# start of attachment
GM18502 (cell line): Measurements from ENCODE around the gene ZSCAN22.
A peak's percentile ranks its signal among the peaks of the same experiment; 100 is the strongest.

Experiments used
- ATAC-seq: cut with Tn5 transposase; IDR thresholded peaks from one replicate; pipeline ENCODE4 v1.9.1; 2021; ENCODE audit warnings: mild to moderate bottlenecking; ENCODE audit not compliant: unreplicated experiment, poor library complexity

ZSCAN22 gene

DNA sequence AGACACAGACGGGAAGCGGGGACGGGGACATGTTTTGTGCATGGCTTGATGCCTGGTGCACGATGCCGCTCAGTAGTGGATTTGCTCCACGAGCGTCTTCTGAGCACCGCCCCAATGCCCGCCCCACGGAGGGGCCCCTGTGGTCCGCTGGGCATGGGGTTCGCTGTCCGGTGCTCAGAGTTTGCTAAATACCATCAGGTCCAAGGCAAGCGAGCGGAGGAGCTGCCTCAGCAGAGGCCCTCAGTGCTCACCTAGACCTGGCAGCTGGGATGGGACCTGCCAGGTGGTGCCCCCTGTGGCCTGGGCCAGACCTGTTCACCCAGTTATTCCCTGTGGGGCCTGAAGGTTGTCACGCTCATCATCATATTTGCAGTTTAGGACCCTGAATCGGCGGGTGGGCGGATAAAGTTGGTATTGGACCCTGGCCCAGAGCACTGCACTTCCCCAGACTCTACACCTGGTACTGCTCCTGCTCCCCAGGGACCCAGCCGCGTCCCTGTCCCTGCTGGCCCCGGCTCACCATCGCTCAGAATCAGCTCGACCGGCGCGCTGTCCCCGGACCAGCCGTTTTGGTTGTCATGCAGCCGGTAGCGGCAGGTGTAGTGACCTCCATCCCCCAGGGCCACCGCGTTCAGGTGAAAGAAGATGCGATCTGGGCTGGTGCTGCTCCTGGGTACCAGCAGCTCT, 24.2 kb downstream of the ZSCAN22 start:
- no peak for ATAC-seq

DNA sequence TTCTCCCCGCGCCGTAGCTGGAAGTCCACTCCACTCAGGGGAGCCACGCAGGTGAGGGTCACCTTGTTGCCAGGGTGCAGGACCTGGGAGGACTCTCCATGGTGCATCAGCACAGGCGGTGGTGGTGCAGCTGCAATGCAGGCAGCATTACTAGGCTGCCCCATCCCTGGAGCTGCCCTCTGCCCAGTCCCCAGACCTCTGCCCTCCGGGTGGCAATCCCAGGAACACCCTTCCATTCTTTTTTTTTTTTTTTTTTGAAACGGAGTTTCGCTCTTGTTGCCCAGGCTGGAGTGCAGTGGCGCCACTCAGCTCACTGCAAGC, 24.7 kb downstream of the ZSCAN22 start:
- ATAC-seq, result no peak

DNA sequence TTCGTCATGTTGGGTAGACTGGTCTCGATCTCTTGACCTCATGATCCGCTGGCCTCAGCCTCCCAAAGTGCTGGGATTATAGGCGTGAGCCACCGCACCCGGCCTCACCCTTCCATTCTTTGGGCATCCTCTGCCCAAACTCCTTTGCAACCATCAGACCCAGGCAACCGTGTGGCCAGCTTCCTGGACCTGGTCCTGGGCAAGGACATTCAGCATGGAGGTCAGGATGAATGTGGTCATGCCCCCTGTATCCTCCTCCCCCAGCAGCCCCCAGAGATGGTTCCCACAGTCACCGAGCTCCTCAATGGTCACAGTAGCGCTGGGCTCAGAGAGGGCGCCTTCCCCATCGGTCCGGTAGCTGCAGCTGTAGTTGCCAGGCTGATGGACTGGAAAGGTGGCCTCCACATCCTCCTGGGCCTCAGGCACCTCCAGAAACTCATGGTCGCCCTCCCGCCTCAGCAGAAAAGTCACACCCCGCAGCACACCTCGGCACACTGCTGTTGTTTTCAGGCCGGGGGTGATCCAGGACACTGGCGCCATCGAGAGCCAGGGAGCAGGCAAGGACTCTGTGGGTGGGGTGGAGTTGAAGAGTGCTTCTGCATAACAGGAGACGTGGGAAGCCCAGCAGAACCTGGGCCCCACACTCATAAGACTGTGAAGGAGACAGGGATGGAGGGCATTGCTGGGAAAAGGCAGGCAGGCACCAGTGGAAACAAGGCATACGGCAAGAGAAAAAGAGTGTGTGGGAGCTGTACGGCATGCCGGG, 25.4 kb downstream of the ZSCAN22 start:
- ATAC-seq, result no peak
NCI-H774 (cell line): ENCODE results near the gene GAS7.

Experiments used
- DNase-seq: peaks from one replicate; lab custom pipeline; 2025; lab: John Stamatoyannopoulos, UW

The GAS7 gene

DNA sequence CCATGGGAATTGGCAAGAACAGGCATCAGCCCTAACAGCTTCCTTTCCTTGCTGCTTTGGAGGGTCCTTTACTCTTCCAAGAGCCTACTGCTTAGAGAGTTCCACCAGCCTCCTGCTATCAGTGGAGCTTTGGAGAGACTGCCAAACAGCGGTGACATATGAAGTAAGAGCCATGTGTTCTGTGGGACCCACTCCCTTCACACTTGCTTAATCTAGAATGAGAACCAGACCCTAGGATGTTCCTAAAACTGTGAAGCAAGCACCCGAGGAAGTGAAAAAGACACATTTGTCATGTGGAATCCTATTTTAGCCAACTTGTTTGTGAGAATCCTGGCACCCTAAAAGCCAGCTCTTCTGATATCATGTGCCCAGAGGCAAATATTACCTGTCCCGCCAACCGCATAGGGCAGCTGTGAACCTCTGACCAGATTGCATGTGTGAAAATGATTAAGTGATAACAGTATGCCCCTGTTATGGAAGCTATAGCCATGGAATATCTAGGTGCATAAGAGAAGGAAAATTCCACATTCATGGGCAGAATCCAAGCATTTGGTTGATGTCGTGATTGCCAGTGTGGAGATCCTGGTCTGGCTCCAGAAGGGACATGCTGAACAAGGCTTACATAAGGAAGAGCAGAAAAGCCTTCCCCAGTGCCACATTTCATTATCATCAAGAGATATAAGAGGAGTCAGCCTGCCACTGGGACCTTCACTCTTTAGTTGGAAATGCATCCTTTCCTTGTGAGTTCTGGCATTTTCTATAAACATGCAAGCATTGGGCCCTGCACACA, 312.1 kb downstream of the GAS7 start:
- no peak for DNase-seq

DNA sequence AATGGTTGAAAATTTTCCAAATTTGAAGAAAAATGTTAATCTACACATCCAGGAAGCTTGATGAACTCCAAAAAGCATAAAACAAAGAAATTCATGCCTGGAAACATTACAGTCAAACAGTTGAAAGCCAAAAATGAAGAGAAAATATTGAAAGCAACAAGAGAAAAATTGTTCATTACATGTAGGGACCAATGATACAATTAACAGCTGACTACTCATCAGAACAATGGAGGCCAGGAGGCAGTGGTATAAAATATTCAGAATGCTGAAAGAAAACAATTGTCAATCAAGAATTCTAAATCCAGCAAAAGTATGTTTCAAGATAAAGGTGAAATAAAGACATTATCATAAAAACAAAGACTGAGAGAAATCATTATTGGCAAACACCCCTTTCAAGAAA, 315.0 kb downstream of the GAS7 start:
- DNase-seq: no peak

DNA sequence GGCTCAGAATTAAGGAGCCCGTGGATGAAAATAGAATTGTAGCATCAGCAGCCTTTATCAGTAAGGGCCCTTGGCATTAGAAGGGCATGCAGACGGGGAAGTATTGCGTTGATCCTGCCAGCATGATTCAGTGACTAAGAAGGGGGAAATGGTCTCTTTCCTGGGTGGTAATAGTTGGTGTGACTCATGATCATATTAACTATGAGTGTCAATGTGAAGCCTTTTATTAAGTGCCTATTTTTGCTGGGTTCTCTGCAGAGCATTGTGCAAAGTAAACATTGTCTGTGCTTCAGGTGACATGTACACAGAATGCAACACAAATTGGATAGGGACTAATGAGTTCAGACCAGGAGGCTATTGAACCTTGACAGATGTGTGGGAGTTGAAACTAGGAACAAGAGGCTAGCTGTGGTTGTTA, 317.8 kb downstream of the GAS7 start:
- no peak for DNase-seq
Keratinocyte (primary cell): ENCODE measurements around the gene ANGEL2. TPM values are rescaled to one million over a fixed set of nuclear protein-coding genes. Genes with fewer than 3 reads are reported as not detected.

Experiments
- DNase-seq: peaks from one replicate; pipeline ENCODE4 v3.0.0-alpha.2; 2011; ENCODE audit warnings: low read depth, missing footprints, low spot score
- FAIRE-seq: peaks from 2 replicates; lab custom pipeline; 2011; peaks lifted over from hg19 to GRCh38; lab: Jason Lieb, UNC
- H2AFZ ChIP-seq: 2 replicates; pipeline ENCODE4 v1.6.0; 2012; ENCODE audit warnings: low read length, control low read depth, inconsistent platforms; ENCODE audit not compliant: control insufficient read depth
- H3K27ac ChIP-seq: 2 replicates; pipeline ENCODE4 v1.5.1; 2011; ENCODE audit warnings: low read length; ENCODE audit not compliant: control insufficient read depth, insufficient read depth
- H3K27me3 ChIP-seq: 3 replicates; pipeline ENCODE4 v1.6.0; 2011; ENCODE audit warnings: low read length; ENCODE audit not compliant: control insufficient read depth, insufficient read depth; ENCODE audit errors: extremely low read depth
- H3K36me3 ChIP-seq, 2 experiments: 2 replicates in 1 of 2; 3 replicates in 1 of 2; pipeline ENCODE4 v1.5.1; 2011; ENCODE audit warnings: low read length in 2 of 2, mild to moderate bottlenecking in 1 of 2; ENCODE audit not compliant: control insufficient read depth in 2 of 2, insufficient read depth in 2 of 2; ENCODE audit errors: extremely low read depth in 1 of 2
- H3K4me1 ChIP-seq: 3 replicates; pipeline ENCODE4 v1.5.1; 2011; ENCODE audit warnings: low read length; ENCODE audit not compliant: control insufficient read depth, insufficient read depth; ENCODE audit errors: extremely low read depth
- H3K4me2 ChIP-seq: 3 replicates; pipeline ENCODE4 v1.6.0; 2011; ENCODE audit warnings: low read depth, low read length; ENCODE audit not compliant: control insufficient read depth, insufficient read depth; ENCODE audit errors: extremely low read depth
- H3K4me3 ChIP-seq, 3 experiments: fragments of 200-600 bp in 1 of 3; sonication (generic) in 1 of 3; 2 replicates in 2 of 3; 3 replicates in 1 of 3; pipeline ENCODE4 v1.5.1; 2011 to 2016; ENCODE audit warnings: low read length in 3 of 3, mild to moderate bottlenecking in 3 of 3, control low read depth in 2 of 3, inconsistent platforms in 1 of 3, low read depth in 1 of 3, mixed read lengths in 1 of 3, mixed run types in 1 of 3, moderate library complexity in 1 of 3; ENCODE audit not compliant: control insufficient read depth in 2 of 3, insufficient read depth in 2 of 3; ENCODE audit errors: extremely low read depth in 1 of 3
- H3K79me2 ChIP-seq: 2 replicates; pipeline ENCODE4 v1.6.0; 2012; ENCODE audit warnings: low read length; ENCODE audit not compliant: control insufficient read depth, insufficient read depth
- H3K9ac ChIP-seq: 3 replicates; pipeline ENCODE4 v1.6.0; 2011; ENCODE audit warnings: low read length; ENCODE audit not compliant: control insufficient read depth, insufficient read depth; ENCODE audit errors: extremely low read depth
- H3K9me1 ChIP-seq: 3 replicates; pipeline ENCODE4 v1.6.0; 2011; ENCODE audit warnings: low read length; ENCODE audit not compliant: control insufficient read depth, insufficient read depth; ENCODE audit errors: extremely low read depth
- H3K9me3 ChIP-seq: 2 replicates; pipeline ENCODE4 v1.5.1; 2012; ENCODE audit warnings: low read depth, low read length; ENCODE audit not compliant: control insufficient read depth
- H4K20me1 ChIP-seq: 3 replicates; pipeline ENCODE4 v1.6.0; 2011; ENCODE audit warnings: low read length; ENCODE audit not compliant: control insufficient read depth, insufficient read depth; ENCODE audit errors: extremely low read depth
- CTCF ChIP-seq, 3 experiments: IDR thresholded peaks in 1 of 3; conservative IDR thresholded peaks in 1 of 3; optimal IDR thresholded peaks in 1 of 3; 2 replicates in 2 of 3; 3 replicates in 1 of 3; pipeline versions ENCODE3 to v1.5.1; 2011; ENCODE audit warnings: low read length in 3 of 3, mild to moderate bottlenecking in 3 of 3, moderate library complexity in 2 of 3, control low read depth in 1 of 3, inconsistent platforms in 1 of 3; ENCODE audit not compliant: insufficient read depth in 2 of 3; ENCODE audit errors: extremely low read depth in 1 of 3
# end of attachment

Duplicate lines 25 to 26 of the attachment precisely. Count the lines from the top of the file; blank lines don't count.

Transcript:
- FAIRE-seq: peaks from 2 replicates; lab custom pipeline; 2011; peaks lifted over from hg19 to GRCh38; lab: Jason Lieb, UNC
- H2AFZ ChIP-seq: 2 replicates; pipeline ENCODE4 v1.6.0; 2012; ENCODE audit warnings: low read length, control low read depth, inconsistent platforms; ENCODE audit not compliant: control insufficient read depth